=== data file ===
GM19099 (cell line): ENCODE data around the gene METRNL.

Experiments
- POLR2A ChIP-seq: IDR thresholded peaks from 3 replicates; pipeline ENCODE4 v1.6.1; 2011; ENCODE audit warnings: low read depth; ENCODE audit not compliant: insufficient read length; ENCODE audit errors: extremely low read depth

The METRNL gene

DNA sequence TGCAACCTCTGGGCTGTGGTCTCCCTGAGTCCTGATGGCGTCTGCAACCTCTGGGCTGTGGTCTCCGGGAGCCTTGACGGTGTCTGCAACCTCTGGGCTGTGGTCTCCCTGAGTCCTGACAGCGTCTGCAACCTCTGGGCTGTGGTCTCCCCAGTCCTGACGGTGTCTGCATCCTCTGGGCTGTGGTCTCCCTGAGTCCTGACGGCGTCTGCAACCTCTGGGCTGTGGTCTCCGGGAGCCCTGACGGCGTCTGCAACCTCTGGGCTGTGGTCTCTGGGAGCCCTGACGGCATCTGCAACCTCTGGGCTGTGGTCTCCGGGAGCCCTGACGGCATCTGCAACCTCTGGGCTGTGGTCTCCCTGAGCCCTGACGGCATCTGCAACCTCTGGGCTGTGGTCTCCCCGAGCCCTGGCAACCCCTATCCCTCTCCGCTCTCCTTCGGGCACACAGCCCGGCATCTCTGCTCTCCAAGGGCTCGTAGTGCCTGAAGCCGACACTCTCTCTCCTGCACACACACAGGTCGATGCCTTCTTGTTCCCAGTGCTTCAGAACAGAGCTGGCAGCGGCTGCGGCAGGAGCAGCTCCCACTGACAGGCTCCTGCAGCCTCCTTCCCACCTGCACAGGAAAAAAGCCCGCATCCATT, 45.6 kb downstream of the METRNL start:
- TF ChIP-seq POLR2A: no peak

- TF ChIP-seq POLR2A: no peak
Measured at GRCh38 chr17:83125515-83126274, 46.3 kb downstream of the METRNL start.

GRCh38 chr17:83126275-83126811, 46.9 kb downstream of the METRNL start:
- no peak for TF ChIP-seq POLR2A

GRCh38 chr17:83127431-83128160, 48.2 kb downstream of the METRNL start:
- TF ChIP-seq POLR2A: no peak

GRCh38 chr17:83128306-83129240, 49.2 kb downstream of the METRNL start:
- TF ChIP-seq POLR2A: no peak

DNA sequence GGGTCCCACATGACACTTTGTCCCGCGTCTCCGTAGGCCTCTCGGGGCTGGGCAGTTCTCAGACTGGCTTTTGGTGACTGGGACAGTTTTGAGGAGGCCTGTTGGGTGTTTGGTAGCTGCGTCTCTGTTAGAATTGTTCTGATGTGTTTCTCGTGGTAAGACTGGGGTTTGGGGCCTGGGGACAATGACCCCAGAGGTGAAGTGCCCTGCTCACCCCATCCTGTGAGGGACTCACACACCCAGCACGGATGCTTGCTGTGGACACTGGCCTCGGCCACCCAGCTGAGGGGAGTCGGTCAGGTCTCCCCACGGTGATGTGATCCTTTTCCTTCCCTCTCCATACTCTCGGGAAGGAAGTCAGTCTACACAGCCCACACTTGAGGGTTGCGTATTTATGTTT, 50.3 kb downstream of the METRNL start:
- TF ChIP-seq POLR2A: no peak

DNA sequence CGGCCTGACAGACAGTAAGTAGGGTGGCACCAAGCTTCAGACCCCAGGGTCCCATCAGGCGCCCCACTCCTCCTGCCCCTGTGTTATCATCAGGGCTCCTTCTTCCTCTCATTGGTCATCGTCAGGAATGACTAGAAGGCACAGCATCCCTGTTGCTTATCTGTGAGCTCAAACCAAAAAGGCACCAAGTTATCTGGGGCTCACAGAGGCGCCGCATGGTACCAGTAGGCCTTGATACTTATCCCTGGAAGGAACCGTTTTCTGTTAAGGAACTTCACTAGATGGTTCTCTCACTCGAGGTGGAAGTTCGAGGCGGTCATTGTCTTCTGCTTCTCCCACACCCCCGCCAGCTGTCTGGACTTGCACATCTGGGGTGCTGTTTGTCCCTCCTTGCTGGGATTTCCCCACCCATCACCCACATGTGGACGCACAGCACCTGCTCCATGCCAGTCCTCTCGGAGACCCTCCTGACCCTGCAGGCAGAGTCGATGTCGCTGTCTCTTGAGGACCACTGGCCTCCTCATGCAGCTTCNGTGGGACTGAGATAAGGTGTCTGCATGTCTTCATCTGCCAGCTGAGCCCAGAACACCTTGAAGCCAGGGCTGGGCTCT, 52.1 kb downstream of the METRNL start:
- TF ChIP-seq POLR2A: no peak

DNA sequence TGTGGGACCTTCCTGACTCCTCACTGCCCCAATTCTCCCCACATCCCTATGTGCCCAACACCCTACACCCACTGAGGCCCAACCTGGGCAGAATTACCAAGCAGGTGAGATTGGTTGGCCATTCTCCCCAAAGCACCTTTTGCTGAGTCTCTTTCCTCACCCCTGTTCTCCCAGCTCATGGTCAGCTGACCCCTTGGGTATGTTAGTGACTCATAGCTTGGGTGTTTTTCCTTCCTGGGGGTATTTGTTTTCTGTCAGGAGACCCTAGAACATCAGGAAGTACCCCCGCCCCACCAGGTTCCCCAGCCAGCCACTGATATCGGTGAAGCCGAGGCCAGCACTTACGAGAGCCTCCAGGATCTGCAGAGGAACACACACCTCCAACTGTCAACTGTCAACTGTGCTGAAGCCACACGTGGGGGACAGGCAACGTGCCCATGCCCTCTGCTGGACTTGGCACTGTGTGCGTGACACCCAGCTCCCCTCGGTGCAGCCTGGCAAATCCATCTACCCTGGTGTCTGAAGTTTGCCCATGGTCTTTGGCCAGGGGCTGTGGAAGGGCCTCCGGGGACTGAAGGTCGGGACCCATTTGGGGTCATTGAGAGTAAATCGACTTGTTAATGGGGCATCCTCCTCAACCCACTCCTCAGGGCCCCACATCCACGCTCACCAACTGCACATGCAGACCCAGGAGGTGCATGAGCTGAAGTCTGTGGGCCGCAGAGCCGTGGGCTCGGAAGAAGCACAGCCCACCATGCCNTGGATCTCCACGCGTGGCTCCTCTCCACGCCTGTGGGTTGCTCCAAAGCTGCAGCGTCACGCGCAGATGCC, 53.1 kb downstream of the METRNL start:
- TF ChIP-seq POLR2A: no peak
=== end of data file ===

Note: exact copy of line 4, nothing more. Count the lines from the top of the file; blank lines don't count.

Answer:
The METRNL gene